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Timothy Smith, Rohit Fedane, and Misty Johnson, Individually and On Behalf of All Others Similarly Situated v. Cabot Creamery Cooperative

February 25, 2013




Plaintiffs Timothy Smith, Rohit Fedane, and Misty Johnson 21 ("Plaintiffs") filed a putative class action lawsuit against 22 Defendants Cabot Creamery Cooperative, Inc. ("Cabot") and its 23 parent Agri-Mark, Inc. ("Defendants"), asserting a variety of 24 statutory and common law claims. ECF No. 16 ("FAC"). Plaintiffs' 25 claims are all based on the core allegation that Defendants' yogurt 26 product, which Plaintiffs purchased, was misbranded under federal 27 food regulations. See id. ¶¶ 1-6. Now before the Court is 28 Defendants' motion to dismiss Plaintiffs' FAC. ECF No. 22 ("MTD").

The motion is fully briefed, ECF Nos. 27 ("Opp'n"), 32 ("Reply"), 2 and suitable for decision without oral argument, Civ. L.R. 7-1(b). 3

For the reasons discussed below, Defendants' motion is GRANTED, and 4

Plaintiffs' claims are DISMISSED WITH PREJUDICE.


Yogurt is a dairy product made by combining milk with certain 8 food-grade bacteria. FAC ¶¶ 16-18. The bacteria ferment the 9 milk's lactose to produce lactic acid. Id. This fermentation 10 process causes the milk to coagulate and thicken into a liquid- solid mixture. Id. "Regular" yogurt maintains both the liquid and 12 solid portions of the yogurt manufacturing process, while Greek 13 yogurt keeps only the solid. Id. ¶¶ 19-20. As a result it is 14 thicker, higher in protein, and lower in sugar than regular yogurt. 15 Id. ¶ 20.

It also tends to be more expensive than regular yogurt. 16

Id. ¶ 5.

Cabot markets "Cabot Greek," the product at issue in the 18 instant matter, as "Greek-Style YOGURT." Id. ¶ 22. Cabot Greek 19 contains whey protein concentrate ("WPC") and milk protein 20 concentrate ("MPC"). Id. ¶ 26. WPC and MPC are concentrated 21 protein powders that are essentially byproducts of cheese 22 manufacturing. Id. ¶ 28. If the protein powder contains mostly 23 whey protein, it is WPC. Id. ¶ 29. If it contains whey and casein 24 proteins in the same proportion as they appear in cow's milk, it is 25 MPC. Id. Plaintiffs allege that Cabot uses WPC and MPC as "filler 26 material" to thicken Cabot Greek and increase its protein content, 27 instead of making Greek yogurt the "authentic" way, which involves 28 filtering the liquid whey byproduct during the manufacturing process and keeping only the protein-rich solid portion. Id. ¶¶ 1-2 2, 20-21, 27-29, 32.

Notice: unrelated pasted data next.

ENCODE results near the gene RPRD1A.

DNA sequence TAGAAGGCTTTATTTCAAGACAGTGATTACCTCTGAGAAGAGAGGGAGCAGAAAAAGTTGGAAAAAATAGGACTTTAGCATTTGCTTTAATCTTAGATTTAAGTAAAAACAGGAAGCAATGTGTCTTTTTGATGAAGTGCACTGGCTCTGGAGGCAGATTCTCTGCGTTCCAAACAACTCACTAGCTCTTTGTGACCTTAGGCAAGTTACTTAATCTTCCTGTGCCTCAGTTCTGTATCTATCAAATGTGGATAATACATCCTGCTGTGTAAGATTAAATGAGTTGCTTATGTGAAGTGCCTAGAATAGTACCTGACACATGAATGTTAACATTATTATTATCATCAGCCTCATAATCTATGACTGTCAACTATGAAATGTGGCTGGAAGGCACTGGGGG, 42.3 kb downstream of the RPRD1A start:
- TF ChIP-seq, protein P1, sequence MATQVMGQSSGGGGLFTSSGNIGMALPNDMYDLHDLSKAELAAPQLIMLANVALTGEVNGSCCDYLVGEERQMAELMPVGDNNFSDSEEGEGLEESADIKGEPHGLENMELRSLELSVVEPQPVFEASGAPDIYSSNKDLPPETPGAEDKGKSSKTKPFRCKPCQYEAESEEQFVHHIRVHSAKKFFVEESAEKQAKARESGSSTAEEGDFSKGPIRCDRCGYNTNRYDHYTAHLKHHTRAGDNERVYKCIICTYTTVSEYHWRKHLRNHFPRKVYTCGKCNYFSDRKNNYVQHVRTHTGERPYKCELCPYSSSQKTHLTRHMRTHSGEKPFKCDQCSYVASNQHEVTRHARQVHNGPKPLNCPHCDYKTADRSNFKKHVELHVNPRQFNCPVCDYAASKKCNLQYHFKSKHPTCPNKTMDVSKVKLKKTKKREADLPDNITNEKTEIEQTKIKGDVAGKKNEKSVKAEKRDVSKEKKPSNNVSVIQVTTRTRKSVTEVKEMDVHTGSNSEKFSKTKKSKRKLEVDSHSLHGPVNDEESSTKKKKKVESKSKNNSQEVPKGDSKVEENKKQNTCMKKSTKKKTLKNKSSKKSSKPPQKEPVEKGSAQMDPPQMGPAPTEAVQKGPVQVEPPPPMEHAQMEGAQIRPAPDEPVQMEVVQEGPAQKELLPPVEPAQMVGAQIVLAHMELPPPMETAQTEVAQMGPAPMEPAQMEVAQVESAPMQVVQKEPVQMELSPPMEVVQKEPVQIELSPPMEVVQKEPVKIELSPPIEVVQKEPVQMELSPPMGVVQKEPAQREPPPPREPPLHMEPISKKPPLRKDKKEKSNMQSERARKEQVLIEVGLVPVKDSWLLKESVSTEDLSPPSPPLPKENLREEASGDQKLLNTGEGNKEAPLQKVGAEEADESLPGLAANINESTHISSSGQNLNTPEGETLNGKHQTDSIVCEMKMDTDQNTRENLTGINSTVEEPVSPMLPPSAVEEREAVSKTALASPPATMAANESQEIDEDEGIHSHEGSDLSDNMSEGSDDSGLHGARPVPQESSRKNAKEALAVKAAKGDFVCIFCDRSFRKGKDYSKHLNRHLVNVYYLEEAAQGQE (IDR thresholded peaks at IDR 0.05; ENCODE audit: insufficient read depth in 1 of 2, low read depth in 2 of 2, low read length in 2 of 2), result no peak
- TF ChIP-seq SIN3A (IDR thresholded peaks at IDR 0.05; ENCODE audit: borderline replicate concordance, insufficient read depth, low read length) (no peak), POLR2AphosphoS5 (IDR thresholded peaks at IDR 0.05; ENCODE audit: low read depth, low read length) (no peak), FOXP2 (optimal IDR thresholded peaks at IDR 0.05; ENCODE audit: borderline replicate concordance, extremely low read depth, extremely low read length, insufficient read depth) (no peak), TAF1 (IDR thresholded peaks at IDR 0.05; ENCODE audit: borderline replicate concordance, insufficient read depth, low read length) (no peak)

Plaintiffs are all consumers who purchased Cabot Greek 4 believing it to be yogurt. FAC ¶ 6. According to Plaintiffs, the 5 problem with Cabot Greek's manufacturing process arises from the Food and Drug Administration's ("FDA") strict guidelines, called Standards of Identity ("SOI(s)"), which define what may legally be called "yogurt." Id. ¶¶ 37-40. Plaintiffs allege that Cabot Greek is not "yogurt" under FDA regulations and the Food, Drug, and Cosmetic Act ("FDCA"), 21 U.S.C. § 341, because it contains MPC and WPC, which Plaintiffs claims the FDA forbids as ingredients in 12 yogurt. Id. ¶¶ 35-36, 43-44. Plaintiffs allege that Cabot's 13 branding misled them into believing that they were purchasing 14 genuine Greek yogurt and thereby paying a premium for it, which 15 they would not have done if it were not so branded. See id. ¶¶ 5-16 6, 36.

Per these allegations, Plaintiffs bring the following causes 18 of action against Cabot: (1) breach of express warranty; (2) breach 19 of the implied warranty of merchantability; (3) breach of the 20 implied warranty of fitness for a particular purpose; (4) unjust 21 enrichment; (5) violation of California's Consumer Legal Remedies 22

Act ("CLRA"), Cal. Civ. Code sections 1751 et seq.; (6) violation 23 of California's Unfair Competition Law ("UCL"), Cal. Bus. & Prof. 24 Code sections 17200 et seq.; (7) violation of California's False 25 Advertising Law ("FAL"), Cal. Bus. & Prof. Code sections 17500 et 26 seq.; (8) negligent misrepresentation; and (9) fraud. 27 Defendants now move to dismiss Plaintiffs' FAC, arguing 28 primarily that the FDA permits the addition of MPC and WPC to yogurt, thereby rendering all of Plaintiffs' claims baseless 2 because they are predicated on the FDA's purported prohibition of 3 those ingredients. MTD at 6-15.*fn1


A motion to dismiss under Federal Rule of Civil Procedure 7 12(b)(6) "tests the legal sufficiency of a claim." Navarro v. 8 Block, 250 F.3d 729, 732 (9th Cir. 2001). "Dismissal can be based 9 on the lack of a cognizable legal theory or the absence of 10 sufficient facts alleged under a cognizable legal theory."

Balistreri v. Pacifica Police Dep't, 901 F.2d 696, 699 (9th Cir. 12 1988). "When there are well-pleaded factual allegations, a court 13 should assume their veracity and then determine whether they 14 plausibly give rise to an entitlement to relief." Ashcroft v. 15

Iqbal, 556 U.S. 662, 679 (2009). However, "the tenet that a court 16 must accept as true all of the allegations contained in a complaint is inapplicable to legal conclusions. Threadbare recitals of the 18 elements of a cause of action, supported by mere conclusory 19 statements, do not suffice." Id. (citing Bell Atl. Corp. v. 20 Twombly, 550 U.S. 544, 555 (2007)). A court's review is generally 21 "limited to the complaint, materials incorporated into the 22 complaint by reference, and matters of which the court may take 23 judicial notice." See Kourtis v. Cameron, 419 F.3d 989, 994 n.2 24 (9th Cir. 2005).


The parties' dispute is ultimately based on one predicate 3 issue: whether FDA regulations forbid cultured dairy products 4 containing WPC and MPC from being called "yogurt." Plaintiffs say 5 they do. Defendants say they do not. Defendants are right. Since 6 all of Plaintiffs' claims are premised on the FDA ...

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